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Clinical depression is associated with reductions in white-matter integrity in several long tracts of the brain. The extent to which these findings are localized or related to depressive symptoms or personality traits linked to disease risk remains unclear.
Members of the Lothian Birth Cohort 1936 (LBC936) were assessed in two waves at mean ages of 70 and 73 years. At wave 1, they underwent assessments of depressive symptoms and the personality traits of neuroticism and extraversion. Brain diffusion magnetic resonance imaging (MRI) data were obtained at the second wave and mood assessments were repeated. We tested whether depressive symptoms were related to reduced white-matter tract fractional anisotropy (FA), a measure of integrity, and then examined whether high neuroticism or low extraversion mediated this relationship.
Six hundred and sixty-eight participants provided useable data. Bilateral uncinate fasciculus FA was significantly negatively associated with depressive symptoms at both waves (standardized β=0.12–0.16). Higher neuroticism and lower extraversion were also significantly associated with lower uncinate FA bilaterally (standardized β=0.09–0.15) and significantly mediated the relationship between FA and depressive symptoms.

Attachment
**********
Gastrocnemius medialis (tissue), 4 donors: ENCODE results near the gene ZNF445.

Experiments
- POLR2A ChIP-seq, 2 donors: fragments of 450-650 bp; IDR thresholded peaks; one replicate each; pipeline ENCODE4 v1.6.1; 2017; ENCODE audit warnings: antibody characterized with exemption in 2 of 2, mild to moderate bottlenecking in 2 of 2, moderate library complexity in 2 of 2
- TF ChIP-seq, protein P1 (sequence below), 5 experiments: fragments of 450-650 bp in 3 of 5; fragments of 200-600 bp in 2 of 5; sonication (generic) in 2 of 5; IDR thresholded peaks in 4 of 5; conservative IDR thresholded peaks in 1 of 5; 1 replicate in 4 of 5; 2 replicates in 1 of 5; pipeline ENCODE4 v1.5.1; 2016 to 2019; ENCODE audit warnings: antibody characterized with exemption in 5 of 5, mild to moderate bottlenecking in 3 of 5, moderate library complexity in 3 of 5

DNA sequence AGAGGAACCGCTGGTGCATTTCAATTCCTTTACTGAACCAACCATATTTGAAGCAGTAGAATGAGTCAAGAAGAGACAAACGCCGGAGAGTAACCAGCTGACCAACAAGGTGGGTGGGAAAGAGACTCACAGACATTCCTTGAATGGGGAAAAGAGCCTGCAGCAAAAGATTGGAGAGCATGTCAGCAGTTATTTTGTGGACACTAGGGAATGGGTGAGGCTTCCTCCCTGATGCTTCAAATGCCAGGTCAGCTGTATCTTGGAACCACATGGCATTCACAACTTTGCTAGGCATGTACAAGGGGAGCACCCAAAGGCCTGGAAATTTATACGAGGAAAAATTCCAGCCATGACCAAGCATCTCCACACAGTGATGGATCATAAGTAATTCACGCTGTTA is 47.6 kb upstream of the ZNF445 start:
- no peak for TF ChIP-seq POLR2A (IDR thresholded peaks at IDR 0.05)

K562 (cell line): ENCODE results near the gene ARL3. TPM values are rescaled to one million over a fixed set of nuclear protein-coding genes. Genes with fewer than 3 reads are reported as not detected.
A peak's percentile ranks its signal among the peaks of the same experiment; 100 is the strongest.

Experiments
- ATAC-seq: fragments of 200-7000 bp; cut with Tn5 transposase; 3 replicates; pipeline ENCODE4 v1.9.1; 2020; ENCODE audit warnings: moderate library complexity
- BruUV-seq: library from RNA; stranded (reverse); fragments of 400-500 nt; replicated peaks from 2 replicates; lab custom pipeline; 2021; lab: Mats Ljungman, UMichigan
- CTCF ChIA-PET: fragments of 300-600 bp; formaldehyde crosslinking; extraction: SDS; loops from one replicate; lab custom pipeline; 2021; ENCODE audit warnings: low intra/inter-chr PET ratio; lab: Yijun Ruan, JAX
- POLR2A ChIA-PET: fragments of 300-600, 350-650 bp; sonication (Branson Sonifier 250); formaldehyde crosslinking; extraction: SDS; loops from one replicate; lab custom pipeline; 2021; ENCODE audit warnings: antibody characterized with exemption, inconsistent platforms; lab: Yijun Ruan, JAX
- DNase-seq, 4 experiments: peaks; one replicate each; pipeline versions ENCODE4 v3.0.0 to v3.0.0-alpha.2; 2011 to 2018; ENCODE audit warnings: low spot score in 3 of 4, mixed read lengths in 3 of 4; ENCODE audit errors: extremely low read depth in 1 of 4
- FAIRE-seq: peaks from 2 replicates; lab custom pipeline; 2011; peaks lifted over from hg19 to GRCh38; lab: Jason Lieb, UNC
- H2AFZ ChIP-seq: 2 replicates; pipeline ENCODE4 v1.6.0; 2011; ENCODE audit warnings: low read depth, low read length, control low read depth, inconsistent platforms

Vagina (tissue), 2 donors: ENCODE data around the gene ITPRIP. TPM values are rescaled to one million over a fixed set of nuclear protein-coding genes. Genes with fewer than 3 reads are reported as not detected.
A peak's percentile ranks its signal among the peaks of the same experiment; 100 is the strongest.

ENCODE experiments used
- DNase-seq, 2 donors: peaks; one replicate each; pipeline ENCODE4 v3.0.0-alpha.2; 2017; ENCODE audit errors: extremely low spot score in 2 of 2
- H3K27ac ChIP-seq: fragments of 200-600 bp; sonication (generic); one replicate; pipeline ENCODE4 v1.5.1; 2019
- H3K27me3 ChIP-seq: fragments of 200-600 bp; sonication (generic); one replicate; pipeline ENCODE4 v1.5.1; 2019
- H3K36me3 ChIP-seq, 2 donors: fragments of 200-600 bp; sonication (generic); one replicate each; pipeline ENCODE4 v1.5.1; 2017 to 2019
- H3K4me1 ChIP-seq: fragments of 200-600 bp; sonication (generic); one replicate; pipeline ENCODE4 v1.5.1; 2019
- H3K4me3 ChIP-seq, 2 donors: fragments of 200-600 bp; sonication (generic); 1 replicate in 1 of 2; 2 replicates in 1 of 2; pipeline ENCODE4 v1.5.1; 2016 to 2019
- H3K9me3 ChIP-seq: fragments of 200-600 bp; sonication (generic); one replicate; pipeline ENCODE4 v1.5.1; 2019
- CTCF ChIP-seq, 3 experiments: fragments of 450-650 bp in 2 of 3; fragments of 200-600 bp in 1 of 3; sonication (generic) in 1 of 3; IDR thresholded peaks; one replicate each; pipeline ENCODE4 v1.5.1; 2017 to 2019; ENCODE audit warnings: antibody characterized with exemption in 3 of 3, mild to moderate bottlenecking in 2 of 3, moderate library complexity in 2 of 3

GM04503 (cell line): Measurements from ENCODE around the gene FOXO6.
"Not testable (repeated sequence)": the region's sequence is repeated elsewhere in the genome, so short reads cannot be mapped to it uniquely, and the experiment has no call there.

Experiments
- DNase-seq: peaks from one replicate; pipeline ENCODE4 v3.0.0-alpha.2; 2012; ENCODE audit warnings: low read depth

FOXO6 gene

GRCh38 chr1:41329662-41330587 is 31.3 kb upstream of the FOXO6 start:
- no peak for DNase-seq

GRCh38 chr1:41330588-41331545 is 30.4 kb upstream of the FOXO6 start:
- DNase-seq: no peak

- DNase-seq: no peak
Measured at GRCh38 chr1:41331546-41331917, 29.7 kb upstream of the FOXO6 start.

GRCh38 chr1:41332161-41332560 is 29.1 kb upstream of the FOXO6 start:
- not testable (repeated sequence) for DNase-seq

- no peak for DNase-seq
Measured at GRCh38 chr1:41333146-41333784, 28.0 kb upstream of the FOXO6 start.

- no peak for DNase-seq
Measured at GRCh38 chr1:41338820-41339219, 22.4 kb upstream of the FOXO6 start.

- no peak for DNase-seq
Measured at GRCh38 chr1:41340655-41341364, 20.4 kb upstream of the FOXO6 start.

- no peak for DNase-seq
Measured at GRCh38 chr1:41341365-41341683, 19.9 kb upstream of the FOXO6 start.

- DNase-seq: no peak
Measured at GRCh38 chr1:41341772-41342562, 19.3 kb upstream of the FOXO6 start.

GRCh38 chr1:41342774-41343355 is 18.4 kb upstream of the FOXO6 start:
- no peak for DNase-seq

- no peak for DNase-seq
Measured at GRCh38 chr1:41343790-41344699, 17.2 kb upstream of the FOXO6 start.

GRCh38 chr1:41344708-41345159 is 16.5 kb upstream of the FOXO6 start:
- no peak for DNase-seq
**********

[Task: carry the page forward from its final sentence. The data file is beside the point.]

Trait liability to depression and depressive symptoms are associated with reduced structural connectivity in tracts connecting the prefrontal cortex with the amygdala and anterior temporal cortex. These effects suggest that frontotemporal disconnection is linked to the etiology of depression, in part through personality trait differences.
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